In our polarized information world, with millions getting only news that is politically palatable, it’s excruciatingly difficult to convey basic facts. But trials, especially trials that will dominate every single news outlet, are probably the one way to penetrate those hermetically sealed bubbles. Through the trials, some who are currently in ignorance will learn facts that will disturb them. There will be testimony from Republicans and cross-examination and sworn oaths. Our justice system is by no means perfect at revealing truth, but it’s far superior to social media or cable TV. If just a few tens of thousands of Americans in key states have their minds opened to new information, it could be enough to avoid an unthinkable outcome in 2024.

So we must strap in and prepare to play our part, mindful of the stakes, and welcoming a new ally in the battle for truth — the courts.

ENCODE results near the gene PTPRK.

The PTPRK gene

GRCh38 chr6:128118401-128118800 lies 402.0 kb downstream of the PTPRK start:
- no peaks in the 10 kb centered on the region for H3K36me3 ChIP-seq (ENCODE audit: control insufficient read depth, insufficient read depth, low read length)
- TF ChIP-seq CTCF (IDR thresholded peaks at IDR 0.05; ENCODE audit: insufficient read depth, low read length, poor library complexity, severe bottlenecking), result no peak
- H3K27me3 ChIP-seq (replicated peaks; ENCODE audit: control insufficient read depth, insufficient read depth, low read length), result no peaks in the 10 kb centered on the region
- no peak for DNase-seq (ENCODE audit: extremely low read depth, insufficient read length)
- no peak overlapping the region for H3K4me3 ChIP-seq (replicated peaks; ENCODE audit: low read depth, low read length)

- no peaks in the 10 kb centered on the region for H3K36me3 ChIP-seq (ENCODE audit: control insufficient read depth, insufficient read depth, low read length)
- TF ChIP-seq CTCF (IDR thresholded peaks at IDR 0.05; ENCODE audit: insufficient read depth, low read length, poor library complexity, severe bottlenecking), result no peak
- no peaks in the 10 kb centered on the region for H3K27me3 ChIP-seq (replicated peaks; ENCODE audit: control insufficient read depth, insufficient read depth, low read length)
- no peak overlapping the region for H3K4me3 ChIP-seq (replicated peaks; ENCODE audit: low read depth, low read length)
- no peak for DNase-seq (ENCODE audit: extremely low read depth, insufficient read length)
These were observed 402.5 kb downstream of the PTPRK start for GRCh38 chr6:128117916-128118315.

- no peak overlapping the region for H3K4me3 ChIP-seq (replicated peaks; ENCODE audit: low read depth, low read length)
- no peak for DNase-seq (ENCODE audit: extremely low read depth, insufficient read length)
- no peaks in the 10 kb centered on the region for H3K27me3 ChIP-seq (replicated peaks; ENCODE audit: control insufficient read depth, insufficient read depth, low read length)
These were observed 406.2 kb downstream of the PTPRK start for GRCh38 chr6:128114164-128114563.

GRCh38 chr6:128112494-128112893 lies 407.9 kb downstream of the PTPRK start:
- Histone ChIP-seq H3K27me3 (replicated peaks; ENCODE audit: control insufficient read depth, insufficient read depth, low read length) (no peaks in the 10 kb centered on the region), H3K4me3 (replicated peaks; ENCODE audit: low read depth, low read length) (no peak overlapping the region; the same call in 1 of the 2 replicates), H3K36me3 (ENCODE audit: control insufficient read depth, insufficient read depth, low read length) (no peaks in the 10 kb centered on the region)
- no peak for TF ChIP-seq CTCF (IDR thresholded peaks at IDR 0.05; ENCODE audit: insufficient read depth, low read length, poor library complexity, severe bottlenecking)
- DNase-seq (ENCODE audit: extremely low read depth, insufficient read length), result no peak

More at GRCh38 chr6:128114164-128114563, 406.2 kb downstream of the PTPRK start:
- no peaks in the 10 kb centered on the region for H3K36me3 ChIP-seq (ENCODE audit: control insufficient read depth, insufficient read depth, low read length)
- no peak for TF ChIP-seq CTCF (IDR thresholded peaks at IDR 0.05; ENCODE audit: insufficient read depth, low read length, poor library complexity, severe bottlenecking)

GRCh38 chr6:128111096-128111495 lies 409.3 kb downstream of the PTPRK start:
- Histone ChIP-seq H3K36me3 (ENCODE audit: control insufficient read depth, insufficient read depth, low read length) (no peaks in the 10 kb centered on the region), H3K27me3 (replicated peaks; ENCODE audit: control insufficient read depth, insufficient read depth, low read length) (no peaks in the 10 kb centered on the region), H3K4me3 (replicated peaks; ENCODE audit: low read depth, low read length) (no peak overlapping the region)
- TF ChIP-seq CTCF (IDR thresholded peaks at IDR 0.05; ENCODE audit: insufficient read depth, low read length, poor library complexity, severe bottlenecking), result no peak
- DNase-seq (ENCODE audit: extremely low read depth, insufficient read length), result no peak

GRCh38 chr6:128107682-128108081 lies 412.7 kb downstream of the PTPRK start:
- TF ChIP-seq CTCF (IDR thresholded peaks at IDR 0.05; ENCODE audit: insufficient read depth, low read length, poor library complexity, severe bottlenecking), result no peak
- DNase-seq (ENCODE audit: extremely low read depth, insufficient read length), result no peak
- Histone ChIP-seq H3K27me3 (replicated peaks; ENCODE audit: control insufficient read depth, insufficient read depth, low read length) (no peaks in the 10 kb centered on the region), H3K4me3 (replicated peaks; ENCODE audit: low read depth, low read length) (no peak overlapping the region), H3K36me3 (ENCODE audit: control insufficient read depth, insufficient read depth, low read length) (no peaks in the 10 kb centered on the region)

Mona Charen is policy editor of The Bulwark and host of the “Beg to Differ” podcast.

Send letters to

The Latest
A 32-year-old man suffered multiple gunshot wounds and was taken to the University of Chicago Medical Center where he was pronounced dead, Chicago police said.
What most refuse to see is the beauty of the skin she chooses to live in. A skin at this point millions-on-millions thought she’d shed like most other Black athletes when their fame introduces itself to fortune.
Milazzo learned to be resilient after a major college injury, and that trait has served her well in professional soccer.
Prairie State Conservation Coalition is stepping up to assume a major role in funding conservation projects for land acquisition, land stewardship and organization capacity building (organizational infrastructure).
Though her parenting tips conflict with what the experts say, she insists she’s right because she was a nurse (but she really wasn’t).